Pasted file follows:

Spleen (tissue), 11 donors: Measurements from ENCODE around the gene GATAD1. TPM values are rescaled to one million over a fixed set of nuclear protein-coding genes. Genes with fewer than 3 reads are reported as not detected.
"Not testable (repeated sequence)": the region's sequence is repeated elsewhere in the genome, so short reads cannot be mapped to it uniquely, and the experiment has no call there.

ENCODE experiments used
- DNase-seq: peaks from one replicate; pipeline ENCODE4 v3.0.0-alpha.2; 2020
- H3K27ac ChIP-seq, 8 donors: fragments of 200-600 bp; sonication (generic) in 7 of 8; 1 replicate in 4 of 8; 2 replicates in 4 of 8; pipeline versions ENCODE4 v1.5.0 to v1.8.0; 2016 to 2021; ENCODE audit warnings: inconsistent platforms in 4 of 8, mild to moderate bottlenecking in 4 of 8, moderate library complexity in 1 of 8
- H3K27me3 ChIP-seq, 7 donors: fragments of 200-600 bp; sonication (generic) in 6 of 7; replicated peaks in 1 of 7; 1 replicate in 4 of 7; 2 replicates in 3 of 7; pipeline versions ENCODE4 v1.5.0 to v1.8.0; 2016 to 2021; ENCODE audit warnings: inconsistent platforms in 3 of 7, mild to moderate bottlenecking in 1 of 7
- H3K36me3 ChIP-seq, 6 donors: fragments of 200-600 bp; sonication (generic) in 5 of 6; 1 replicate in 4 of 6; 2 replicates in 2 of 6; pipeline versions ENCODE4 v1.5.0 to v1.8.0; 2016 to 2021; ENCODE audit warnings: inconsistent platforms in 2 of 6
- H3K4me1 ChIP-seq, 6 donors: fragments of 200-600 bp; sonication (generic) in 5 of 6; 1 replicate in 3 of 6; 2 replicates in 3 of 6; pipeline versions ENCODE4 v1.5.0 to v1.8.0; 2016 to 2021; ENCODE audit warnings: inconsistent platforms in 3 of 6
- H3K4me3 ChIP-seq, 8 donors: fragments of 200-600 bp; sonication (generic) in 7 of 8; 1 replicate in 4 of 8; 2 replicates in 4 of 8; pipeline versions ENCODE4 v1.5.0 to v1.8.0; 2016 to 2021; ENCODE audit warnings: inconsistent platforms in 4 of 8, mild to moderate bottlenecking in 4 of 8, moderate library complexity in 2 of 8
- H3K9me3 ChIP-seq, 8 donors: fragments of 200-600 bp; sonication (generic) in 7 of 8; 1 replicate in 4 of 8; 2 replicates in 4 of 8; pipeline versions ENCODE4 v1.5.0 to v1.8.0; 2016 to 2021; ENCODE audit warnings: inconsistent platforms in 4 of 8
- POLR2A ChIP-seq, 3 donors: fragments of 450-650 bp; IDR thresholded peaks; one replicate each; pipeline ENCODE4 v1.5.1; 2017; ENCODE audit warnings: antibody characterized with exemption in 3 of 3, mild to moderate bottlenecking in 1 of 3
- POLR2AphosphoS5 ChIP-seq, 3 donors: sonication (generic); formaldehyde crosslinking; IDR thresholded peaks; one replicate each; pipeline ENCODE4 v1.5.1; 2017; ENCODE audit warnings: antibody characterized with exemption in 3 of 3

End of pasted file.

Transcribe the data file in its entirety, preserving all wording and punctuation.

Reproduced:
Spleen (tissue), 11 donors: Measurements from ENCODE around the gene GATAD1. TPM values are rescaled to one million over a fixed set of nuclear protein-coding genes. Genes with fewer than 3 reads are reported as not detected.
"Not testable (repeated sequence)": the region's sequence is repeated elsewhere in the genome, so short reads cannot be mapped to it uniquely, and the experiment has no call there.

ENCODE experiments used
- DNase-seq: peaks from one replicate; pipeline ENCODE4 v3.0.0-alpha.2; 2020
- H3K27ac ChIP-seq, 8 donors: fragments of 200-600 bp; sonication (generic) in 7 of 8; 1 replicate in 4 of 8; 2 replicates in 4 of 8; pipeline versions ENCODE4 v1.5.0 to v1.8.0; 2016 to 2021; ENCODE audit warnings: inconsistent platforms in 4 of 8, mild to moderate bottlenecking in 4 of 8, moderate library complexity in 1 of 8
- H3K27me3 ChIP-seq, 7 donors: fragments of 200-600 bp; sonication (generic) in 6 of 7; replicated peaks in 1 of 7; 1 replicate in 4 of 7; 2 replicates in 3 of 7; pipeline versions ENCODE4 v1.5.0 to v1.8.0; 2016 to 2021; ENCODE audit warnings: inconsistent platforms in 3 of 7, mild to moderate bottlenecking in 1 of 7
- H3K36me3 ChIP-seq, 6 donors: fragments of 200-600 bp; sonication (generic) in 5 of 6; 1 replicate in 4 of 6; 2 replicates in 2 of 6; pipeline versions ENCODE4 v1.5.0 to v1.8.0; 2016 to 2021; ENCODE audit warnings: inconsistent platforms in 2 of 6
- H3K4me1 ChIP-seq, 6 donors: fragments of 200-600 bp; sonication (generic) in 5 of 6; 1 replicate in 3 of 6; 2 replicates in 3 of 6; pipeline versions ENCODE4 v1.5.0 to v1.8.0; 2016 to 2021; ENCODE audit warnings: inconsistent platforms in 3 of 6
- H3K4me3 ChIP-seq, 8 donors: fragments of 200-600 bp; sonication (generic) in 7 of 8; 1 replicate in 4 of 8; 2 replicates in 4 of 8; pipeline versions ENCODE4 v1.5.0 to v1.8.0; 2016 to 2021; ENCODE audit warnings: inconsistent platforms in 4 of 8, mild to moderate bottlenecking in 4 of 8, moderate library complexity in 2 of 8
- H3K9me3 ChIP-seq, 8 donors: fragments of 200-600 bp; sonication (generic) in 7 of 8; 1 replicate in 4 of 8; 2 replicates in 4 of 8; pipeline versions ENCODE4 v1.5.0 to v1.8.0; 2016 to 2021; ENCODE audit warnings: inconsistent platforms in 4 of 8
- POLR2A ChIP-seq, 3 donors: fragments of 450-650 bp; IDR thresholded peaks; one replicate each; pipeline ENCODE4 v1.5.1; 2017; ENCODE audit warnings: antibody characterized with exemption in 3 of 3, mild to moderate bottlenecking in 1 of 3
- POLR2AphosphoS5 ChIP-seq, 3 donors: sonication (generic); formaldehyde crosslinking; IDR thresholded peaks; one replicate each; pipeline ENCODE4 v1.5.1; 2017; ENCODE audit warnings: antibody characterized with exemption in 3 of 3